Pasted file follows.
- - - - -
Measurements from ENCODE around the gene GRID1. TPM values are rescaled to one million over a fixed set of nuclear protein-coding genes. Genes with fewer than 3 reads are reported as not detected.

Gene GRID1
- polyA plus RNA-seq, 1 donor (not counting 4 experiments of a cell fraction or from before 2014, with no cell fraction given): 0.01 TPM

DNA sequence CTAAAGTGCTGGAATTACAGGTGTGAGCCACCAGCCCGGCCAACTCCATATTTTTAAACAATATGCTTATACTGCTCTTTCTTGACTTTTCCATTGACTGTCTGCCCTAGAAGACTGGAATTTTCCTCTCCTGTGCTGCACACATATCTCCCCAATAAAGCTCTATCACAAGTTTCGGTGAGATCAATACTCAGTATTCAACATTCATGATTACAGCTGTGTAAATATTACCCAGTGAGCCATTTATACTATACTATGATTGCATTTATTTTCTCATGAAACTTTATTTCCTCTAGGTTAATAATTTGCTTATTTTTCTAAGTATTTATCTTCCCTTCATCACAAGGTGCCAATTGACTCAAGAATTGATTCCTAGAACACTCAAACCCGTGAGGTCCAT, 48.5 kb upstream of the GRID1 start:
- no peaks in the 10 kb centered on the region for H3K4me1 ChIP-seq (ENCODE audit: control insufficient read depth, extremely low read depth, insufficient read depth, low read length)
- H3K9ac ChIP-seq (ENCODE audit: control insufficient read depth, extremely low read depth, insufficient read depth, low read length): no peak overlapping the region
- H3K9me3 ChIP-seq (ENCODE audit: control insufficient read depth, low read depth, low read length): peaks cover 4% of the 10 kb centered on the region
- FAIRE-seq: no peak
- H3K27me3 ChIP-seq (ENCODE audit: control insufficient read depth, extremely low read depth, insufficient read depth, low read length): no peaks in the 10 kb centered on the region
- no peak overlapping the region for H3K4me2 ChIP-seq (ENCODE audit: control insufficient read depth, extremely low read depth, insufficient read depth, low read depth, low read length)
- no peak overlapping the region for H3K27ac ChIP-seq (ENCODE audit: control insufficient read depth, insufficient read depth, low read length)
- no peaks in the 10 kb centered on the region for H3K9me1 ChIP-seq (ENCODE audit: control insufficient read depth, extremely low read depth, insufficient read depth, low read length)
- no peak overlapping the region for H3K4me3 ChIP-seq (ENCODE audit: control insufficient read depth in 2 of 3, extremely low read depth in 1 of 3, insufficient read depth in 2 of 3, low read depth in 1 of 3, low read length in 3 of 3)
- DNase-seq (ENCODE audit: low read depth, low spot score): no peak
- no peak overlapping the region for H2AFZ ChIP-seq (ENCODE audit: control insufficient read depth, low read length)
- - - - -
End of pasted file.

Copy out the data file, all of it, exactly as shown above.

Measurements from ENCODE around the gene GRID1. TPM values are rescaled to one million over a fixed set of nuclear protein-coding genes. Genes with fewer than 3 reads are reported as not detected.

Gene GRID1
- polyA plus RNA-seq, 1 donor (not counting 4 experiments of a cell fraction or from before 2014, with no cell fraction given): 0.01 TPM

DNA sequence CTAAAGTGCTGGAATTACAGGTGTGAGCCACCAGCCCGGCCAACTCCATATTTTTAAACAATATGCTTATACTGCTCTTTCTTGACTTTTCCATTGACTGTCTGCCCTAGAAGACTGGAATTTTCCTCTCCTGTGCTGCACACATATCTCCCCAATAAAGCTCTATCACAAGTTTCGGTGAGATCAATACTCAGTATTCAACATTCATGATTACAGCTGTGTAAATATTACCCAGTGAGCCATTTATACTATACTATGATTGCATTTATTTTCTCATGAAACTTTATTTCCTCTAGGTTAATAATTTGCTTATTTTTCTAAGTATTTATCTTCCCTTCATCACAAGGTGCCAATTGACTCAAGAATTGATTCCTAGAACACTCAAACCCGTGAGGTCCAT, 48.5 kb upstream of the GRID1 start:
- no peaks in the 10 kb centered on the region for H3K4me1 ChIP-seq (ENCODE audit: control insufficient read depth, extremely low read depth, insufficient read depth, low read length)
- H3K9ac ChIP-seq (ENCODE audit: control insufficient read depth, extremely low read depth, insufficient read depth, low read length): no peak overlapping the region
- H3K9me3 ChIP-seq (ENCODE audit: control insufficient read depth, low read depth, low read length): peaks cover 4% of the 10 kb centered on the region
- FAIRE-seq: no peak
- H3K27me3 ChIP-seq (ENCODE audit: control insufficient read depth, extremely low read depth, insufficient read depth, low read length): no peaks in the 10 kb centered on the region
- no peak overlapping the region for H3K4me2 ChIP-seq (ENCODE audit: control insufficient read depth, extremely low read depth, insufficient read depth, low read depth, low read length)
- no peak overlapping the region for H3K27ac ChIP-seq (ENCODE audit: control insufficient read depth, insufficient read depth, low read length)
- no peaks in the 10 kb centered on the region for H3K9me1 ChIP-seq (ENCODE audit: control insufficient read depth, extremely low read depth, insufficient read depth, low read length)
- no peak overlapping the region for H3K4me3 ChIP-seq (ENCODE audit: control insufficient read depth in 2 of 3, extremely low read depth in 1 of 3, insufficient read depth in 2 of 3, low read depth in 1 of 3, low read length in 3 of 3)
- DNase-seq (ENCODE audit: low read depth, low spot score): no peak
- no peak overlapping the region for H2AFZ ChIP-seq (ENCODE audit: control insufficient read depth, low read length)